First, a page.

Archive for October, 2013

Bringing Music to Life

As the director of Chamber Music Charleston (CMC), I am always looking for new ways to share our music with Charleston audiences. We are most well known for our House Concerts—intimate evenings and afternoons of classical music presented in a private homes—but sometimes we need to do something different, something unexpected… something that will capture the attention of someone new and energize those who already know us.

CMC performs a house concert at The Palmer House on the Battery.

CMC performs a house concert at The Palmer House on the Battery. Jenny Weiss, Frances Hsieh, Debra Sherrill, Timothy O’Malley, Ben Weiss. Photo courtesy of BT Hunter Photography

When the opportunity to collaborate with Laura Ball, Charleston Dance Institute, and the Gibbes Museum of Art presented itself to us, it didn’t take much time at all for me to eagerly accept. You see, while we have collaborated in the past with some incredible local actors for Music and Spoken Word productions and have even collaborated with singers to stage a mini-opera, we have never had the change to combine our music with dance.

Even more exciting, we are not simply preparing music by a standard, great “European Classical Composer”—say, a Beethoven String Quartet or Brahms Piano Quintet. No, for this collaboration we get to bring a brand new piece of music to life. A piece of music that only months ago was a mere though in the composer’s mind but is now a fully orchestrated score, engraved on paper and in the hands of the individual musicians.

CMC cellist Timothy O'Malley

CMC cellist Timothy O’Malley (playing at the SC Aquarium). Photo courtesy of BT Hunter Photography

How does all of the music come together? First, I had to assemble the musicians based on the instrumentation for the work. Laura Ball, our fearless composer and artistic leader, chose an octet for this work: 2 violins, cello, bass, flute, oboe, percussion, and piano. It was not hard at all to find the musicians to fit the bill, as CMC has a fantastic core of local professional musicians to draw from. The CMC musicians performing for this project include violinists Frances Hsieh and Ben Weiss, cellist Timothy O’Malley, oboist Mark Gainer, and flutist Regina Helcher Yost. We added some good friends: Jean Williams on bass, James Cannon for percussion, and Tomas Jakubek for violin, and warmly welcomed composer Laura Ball to play the piano part. This past week each musician received their individual parts and have been charged with learning the notes, dynamics and tempos. On November 5, the real fun begins as we gather together for the first time to read through the music as an ensemble.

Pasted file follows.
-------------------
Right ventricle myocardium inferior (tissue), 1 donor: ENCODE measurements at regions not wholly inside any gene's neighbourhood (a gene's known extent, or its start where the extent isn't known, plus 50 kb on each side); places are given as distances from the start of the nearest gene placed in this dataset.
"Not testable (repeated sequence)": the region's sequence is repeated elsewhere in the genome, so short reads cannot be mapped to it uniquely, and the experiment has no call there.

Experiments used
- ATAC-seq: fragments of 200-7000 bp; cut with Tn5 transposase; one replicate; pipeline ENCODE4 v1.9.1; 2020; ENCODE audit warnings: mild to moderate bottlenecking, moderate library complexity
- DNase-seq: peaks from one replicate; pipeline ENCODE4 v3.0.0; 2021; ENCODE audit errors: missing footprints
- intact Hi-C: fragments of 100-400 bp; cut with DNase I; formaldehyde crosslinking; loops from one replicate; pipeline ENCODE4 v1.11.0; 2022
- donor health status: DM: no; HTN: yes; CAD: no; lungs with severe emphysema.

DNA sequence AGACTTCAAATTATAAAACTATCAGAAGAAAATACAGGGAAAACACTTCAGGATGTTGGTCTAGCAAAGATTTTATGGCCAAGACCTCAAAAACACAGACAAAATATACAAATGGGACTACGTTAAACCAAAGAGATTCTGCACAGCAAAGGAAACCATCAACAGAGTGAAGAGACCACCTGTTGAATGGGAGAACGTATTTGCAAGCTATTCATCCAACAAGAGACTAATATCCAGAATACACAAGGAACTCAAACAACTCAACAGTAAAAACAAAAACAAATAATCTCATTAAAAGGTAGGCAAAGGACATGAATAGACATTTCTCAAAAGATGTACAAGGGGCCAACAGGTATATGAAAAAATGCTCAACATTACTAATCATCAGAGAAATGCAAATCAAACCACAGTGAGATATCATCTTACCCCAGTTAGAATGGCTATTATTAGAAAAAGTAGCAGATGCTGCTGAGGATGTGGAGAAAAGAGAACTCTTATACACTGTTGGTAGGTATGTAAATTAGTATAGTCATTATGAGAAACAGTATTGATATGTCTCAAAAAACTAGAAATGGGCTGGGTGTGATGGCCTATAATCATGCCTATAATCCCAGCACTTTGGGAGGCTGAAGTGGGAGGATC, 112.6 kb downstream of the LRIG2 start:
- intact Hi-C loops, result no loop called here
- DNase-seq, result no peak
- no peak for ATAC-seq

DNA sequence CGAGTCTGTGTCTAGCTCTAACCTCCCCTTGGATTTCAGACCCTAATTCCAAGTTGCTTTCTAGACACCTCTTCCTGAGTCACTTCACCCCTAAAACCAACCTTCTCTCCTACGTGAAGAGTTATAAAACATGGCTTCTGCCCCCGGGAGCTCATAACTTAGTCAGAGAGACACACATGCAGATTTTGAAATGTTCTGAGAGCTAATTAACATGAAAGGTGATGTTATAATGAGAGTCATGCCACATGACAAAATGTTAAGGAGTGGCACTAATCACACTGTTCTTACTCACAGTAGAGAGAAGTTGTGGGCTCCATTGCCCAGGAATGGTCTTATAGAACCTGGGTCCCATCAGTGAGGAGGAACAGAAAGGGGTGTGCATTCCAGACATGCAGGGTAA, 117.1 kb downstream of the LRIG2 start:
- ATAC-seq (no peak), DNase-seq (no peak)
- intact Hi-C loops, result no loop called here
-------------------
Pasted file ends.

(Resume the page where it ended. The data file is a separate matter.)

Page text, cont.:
CMC violinist Frances Hsieh.

CMC violinist Frances Hsieh. Photo courtesy of CMC

What happens at this first rehearsal? I know the string players will discuss bowings—the direction that the bow runs across the strings. As a wind player (I am a bassoonist), it took me quite some time to realize how important bowings can be, but I now realize that bowings greatly affect the phrasing of a line of music; making some notes stronger than others and helping build and taper intensity to specific notes. Also, if you have two violinists playing the same music, it is nice to see their bows moving in the same directions!

CMC flutist Regina Helcher Yost

CMC flutist Regina Helcher Yost (playing at the SC Aquarium). Photo courtesy of BT Hunter Photography

For the wind players—the oboe and flute—I bet they will be focused on matching articulations (length of notes and attacks of notes) and pitch, and blending their sounds together. The ensemble as a whole will focus on making sure everyone starts every note perfectly together and changes notes at the same time. They will also work as one as they interpret dynamics and musical lines.

The goal of the musicians for this project is to interpret the notes on the page and create the musical story that will accompany the dance. It is an awesome responsibility, but one that each of our musicians take up with great gusto. There is something incredibly exciting about bringing a new piece of music to life, especially when this music is just one element of a bigger project.

I know I can’t wait to see how this all comes together, and I certainly can not wait to see the dance set to the music! It will be incredible!

Sandra Nikolajevs, president & artistic director of Chamber Music Charleston, and guest blogger

The Gibbes Museum is pleased to present a special performance of The Little Match Girl with Laura Ball, the Charleston Dance Institute, and Chamber Music of Charleston.

The performance will be held across the street from the museum at the Circular Congregational Church. Following the performance, the audience is invited to the museum for a meet and greet with the performers, and to see the exhibitions on view.

Purchase tickets online or call 843.722.2706 x21.

Curatorial Perspective: The Fine Art of Printmaking

The Gibbes’s permanent collection is rich with examples of fine art prints made by artists ranging from James McNeill Whistler to Jasper Johns. While printmaking techniques have been around for thousands of years, American artists’ interest in printmaking as a fine art form did not develop until the mid 19th-century. Since then, printmaking has played an important role in many artists’ creative repertoire. This fall, the processes behind some of the best-known printmaking techniques are explored in The Fine Art of Printmaking now on view in Gallery H.